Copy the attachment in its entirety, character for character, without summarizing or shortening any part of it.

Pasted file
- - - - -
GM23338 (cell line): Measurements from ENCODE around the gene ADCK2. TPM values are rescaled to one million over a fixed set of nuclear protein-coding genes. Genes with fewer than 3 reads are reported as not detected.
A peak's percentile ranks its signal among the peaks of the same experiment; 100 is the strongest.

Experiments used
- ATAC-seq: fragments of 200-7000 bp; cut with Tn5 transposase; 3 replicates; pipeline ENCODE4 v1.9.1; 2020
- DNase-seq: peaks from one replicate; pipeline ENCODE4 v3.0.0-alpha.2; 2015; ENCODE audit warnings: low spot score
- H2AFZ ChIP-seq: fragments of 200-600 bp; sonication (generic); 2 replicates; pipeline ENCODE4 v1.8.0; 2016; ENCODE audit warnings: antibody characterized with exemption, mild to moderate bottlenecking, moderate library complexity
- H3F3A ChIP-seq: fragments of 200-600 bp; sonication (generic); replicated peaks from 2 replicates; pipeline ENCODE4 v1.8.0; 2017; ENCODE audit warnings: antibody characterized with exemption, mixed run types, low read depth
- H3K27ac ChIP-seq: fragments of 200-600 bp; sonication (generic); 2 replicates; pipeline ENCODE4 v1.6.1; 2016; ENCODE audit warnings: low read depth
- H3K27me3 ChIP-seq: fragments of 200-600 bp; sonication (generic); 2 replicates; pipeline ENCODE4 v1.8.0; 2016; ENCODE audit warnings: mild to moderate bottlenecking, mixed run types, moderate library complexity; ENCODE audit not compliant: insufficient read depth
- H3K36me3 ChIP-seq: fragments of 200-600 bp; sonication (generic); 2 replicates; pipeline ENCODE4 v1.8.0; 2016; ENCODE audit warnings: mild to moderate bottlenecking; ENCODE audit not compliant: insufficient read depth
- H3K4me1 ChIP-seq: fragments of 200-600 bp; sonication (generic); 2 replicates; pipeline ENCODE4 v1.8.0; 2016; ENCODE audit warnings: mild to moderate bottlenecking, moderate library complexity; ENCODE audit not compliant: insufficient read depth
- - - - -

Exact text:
GM23338 (cell line): Measurements from ENCODE around the gene ADCK2. TPM values are rescaled to one million over a fixed set of nuclear protein-coding genes. Genes with fewer than 3 reads are reported as not detected.
A peak's percentile ranks its signal among the peaks of the same experiment; 100 is the strongest.

Experiments used
- ATAC-seq: fragments of 200-7000 bp; cut with Tn5 transposase; 3 replicates; pipeline ENCODE4 v1.9.1; 2020
- DNase-seq: peaks from one replicate; pipeline ENCODE4 v3.0.0-alpha.2; 2015; ENCODE audit warnings: low spot score
- H2AFZ ChIP-seq: fragments of 200-600 bp; sonication (generic); 2 replicates; pipeline ENCODE4 v1.8.0; 2016; ENCODE audit warnings: antibody characterized with exemption, mild to moderate bottlenecking, moderate library complexity
- H3F3A ChIP-seq: fragments of 200-600 bp; sonication (generic); replicated peaks from 2 replicates; pipeline ENCODE4 v1.8.0; 2017; ENCODE audit warnings: antibody characterized with exemption, mixed run types, low read depth
- H3K27ac ChIP-seq: fragments of 200-600 bp; sonication (generic); 2 replicates; pipeline ENCODE4 v1.6.1; 2016; ENCODE audit warnings: low read depth
- H3K27me3 ChIP-seq: fragments of 200-600 bp; sonication (generic); 2 replicates; pipeline ENCODE4 v1.8.0; 2016; ENCODE audit warnings: mild to moderate bottlenecking, mixed run types, moderate library complexity; ENCODE audit not compliant: insufficient read depth
- H3K36me3 ChIP-seq: fragments of 200-600 bp; sonication (generic); 2 replicates; pipeline ENCODE4 v1.8.0; 2016; ENCODE audit warnings: mild to moderate bottlenecking; ENCODE audit not compliant: insufficient read depth
- H3K4me1 ChIP-seq: fragments of 200-600 bp; sonication (generic); 2 replicates; pipeline ENCODE4 v1.8.0; 2016; ENCODE audit warnings: mild to moderate bottlenecking, moderate library complexity; ENCODE audit not compliant: insufficient read depth